For the school year 2020-2021, the refugee reception center in Ritsona housed 860 children aged 4-17 from Syria, Afghanistan, Somalia, Congo, and Cameroon, of which 250 students were of age to attend secondary education, 400 primary and 237 infants who, up until the pandemic movement restrictions were imposed, were in kindergarten within the center.
The children in the facility were cut off from compulsory public education from the beginning of the first lockdown on March 13, 2020 until October 2021, with the exception of a few short time periods. Unlike the rest of the children in the country, though, they did not have access to distance learning, due to the lack of appropriate equipment (i.e. a tablet or computer for each child) and the lack of an adequate internet connection.
Other obstacles in access to education for these children were the delay in the appointment of teachers, who were hired on 16/12/2020, but chiefly the bureaucratic obstacles related to the completion of the competition process for awarding a contract to transport the children to the surrounding schools.
On 11.1.1 2021 children of primary school age returned to school based on Article 2 of the Joint Ministerial Decision, 969/2021 Government Gazette 23/Β/7-1-2021. However, due to a decision by the Municipality of Chalkida mentioned below, the children of Ritsona who were already enrolled in schools continued to be excluded from access to education, and restricted to the reception center of Ritsona. Up until the end of the school year, the majority of children were unable to attend public education either live or remotely.
With the new year, obstacles to access to education for children remained in place. In Ritsona, most children have been attending school regularly since October 2021, but 200 children, and now a further 100 who have reached primary school age remain excluded due to the lack of transport available. Refugee education coordinators are trying to fill this gap with a private initiative, as they did last year. Also indicative of the negligence of the local authorities is the Municipality of Chalkida’s decision to exclude refugee children from public education using the pandemic as a justification, which provoked a number of reactions, (1, 2).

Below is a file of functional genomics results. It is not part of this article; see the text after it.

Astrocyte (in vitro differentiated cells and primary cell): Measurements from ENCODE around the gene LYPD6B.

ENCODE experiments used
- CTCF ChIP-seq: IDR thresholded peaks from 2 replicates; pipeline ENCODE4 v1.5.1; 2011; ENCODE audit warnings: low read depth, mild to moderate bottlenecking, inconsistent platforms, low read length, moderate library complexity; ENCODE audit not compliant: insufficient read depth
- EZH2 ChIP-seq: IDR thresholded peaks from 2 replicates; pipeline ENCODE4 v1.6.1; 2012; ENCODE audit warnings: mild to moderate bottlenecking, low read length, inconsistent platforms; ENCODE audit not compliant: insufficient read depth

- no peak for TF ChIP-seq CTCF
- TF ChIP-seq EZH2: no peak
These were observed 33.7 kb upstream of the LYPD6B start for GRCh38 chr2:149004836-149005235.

The Ombudsman for Children, after receiving numerous reports on the denial of access to education for these children, including from the organization HumanRights360, published a report on 11.3.2021.
This negligence by the local, regional authorities as well as by the Ministry of Education, violates a series of domestic legal provisions; Articles 28, 51 and 60 of law 4636/2019 regarding the obligation of the state and the authorities to provide necessary and sufficient measures for the compulsory public education of the children of refugees and those who are applying for international protection; Article 21 paragraphs 7 and 8 of law 4251/2014 (Migration Code), on the common rights of third country nationals regarding the education of children; as well as Articles 28 and 29 of the Convention on the Rights of the Child, Article 2 of the First Protocol to the ECHR and Article 14 of the Charter of Fundamental Rights of the European Union.
Finally, the discrimination against refugee children regarding their access to education violates Article 3 paragraph 2 of law 4443/2016, Article 3 of Directive 2000/43/EC, Article 3 of Directive 2000/78/EC and Article 2 of Directive 2014/54/EU on non-discrimination, as well as Article 1 of the 10th Protocol to the ECHR and Article 14 of the ECHR on non-discrimination, in conjunction with Article 2 of Protocol 1 of the ECHR.
A combination of factors including the management of the pandemic and the restrictive security measures in the reception centers, a lack of tablets, computers and the lack of internet access within the accommodation facilities, in combination with bureaucratic delays in the recruitment of staff and the completion of a tender for the transportation of children from the center to the schools located in Chalkida and the surrounding areas, led to the universal non-access of refugee children to public school education for the second half of the school year 2019-2020 and for the school year 2020-2021.
They are also facing significant obstacles for the school year 2021-2022. This failure by the local and national authorities violates a number of domestic and international legal provisions, as detailed in the main text.
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